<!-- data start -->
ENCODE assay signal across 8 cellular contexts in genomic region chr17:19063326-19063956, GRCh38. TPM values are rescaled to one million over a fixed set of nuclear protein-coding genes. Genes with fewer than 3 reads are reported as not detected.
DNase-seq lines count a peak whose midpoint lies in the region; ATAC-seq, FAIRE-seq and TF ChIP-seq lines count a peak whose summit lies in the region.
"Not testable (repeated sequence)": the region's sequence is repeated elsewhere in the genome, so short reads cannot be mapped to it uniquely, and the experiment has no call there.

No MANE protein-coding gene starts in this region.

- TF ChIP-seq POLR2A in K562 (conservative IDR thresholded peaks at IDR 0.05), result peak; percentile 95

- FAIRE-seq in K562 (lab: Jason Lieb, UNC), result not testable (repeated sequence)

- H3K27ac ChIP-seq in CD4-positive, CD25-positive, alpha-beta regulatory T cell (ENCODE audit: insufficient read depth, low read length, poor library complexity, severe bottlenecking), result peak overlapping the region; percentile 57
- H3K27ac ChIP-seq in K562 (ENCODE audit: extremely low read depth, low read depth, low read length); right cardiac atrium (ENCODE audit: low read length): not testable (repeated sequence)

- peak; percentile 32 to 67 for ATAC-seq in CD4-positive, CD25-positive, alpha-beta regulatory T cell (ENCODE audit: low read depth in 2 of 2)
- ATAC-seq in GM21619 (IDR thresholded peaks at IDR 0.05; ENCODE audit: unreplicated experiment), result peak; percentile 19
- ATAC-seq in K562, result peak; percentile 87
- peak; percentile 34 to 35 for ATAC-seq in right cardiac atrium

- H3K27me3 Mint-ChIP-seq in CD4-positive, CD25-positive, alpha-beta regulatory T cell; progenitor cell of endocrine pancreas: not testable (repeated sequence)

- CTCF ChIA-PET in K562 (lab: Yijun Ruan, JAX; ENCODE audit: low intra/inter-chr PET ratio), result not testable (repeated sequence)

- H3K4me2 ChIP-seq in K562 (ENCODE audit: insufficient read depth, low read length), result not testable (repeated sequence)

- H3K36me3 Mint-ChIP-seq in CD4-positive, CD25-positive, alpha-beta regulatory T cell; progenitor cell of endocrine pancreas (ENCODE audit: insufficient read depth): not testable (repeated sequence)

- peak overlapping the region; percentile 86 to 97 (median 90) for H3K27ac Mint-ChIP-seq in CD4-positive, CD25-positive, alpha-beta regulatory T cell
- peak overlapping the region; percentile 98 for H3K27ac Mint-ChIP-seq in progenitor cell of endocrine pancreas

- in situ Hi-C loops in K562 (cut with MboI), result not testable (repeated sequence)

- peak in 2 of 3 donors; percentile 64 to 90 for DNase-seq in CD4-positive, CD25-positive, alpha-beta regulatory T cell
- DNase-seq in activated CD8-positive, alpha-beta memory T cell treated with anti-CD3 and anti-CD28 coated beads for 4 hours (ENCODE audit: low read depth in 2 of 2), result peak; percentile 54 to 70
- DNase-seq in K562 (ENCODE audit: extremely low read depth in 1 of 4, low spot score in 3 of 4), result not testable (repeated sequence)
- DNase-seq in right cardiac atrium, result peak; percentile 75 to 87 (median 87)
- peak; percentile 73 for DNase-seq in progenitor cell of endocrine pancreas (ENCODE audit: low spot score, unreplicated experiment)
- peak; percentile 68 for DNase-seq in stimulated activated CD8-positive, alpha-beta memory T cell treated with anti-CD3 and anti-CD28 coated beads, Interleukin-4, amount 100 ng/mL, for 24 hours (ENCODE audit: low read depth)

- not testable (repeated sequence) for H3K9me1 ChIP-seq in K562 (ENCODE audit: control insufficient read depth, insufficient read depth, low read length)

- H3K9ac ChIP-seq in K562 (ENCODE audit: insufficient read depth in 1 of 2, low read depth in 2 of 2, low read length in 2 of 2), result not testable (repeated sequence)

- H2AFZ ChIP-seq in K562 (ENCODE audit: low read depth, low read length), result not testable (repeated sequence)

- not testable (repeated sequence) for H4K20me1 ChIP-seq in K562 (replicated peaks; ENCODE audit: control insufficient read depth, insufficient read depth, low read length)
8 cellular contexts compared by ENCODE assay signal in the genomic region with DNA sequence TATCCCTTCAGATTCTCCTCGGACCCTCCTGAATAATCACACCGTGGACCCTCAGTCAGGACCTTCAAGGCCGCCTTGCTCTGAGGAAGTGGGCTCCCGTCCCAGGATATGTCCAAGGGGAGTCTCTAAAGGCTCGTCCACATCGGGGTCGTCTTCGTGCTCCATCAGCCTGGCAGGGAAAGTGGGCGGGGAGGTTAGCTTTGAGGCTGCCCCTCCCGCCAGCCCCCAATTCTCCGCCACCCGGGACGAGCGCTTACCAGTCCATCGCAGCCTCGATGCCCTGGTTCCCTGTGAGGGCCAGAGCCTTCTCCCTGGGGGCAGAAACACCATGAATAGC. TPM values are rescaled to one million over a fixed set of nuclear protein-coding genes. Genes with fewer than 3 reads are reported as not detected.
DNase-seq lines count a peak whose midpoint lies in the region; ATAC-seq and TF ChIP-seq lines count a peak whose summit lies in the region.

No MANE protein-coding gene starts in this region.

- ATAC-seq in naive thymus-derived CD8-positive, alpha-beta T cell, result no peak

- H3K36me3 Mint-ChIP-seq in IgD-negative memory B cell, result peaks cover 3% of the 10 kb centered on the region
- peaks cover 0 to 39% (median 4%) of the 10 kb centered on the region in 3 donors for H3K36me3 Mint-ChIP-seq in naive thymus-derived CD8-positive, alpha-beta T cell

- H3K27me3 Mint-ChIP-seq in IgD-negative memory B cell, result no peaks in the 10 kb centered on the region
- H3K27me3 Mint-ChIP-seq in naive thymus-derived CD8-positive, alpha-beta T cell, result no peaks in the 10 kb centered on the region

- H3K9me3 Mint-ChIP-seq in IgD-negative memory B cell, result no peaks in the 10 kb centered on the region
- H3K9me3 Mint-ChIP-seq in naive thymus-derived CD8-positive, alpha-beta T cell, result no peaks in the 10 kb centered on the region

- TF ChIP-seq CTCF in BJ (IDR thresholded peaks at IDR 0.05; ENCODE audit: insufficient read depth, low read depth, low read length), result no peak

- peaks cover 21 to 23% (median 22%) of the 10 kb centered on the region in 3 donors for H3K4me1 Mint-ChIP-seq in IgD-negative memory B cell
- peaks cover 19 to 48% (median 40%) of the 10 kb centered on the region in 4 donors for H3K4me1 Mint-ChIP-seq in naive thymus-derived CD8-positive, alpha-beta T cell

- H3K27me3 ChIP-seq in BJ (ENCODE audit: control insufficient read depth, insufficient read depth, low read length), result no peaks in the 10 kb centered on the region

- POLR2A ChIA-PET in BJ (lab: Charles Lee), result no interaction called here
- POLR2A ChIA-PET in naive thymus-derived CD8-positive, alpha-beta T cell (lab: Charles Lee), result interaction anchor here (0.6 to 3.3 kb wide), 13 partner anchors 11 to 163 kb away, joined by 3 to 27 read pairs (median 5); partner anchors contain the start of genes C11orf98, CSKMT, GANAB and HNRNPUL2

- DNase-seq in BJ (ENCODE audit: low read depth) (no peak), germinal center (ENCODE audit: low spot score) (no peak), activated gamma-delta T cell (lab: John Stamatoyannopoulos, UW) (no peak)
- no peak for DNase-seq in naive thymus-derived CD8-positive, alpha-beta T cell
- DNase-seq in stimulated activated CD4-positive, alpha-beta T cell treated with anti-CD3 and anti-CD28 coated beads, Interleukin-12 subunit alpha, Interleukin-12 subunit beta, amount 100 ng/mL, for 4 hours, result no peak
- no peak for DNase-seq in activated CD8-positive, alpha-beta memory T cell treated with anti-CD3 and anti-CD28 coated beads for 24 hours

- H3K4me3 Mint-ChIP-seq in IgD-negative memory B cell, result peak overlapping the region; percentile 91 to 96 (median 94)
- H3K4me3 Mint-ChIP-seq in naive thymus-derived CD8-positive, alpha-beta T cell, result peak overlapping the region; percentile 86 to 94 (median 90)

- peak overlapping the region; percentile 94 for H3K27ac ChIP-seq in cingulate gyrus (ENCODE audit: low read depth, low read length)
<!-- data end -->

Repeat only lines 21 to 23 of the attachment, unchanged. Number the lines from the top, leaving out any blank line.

- DNase-seq in activated CD8-positive, alpha-beta memory T cell treated with anti-CD3 and anti-CD28 coated beads for 4 hours (ENCODE audit: low read depth in 2 of 2), result peak; percentile 54 to 70
- DNase-seq in K562 (ENCODE audit: extremely low read depth in 1 of 4, low spot score in 3 of 4), result not testable (repeated sequence)
- DNase-seq in right cardiac atrium, result peak; percentile 75 to 87 (median 87)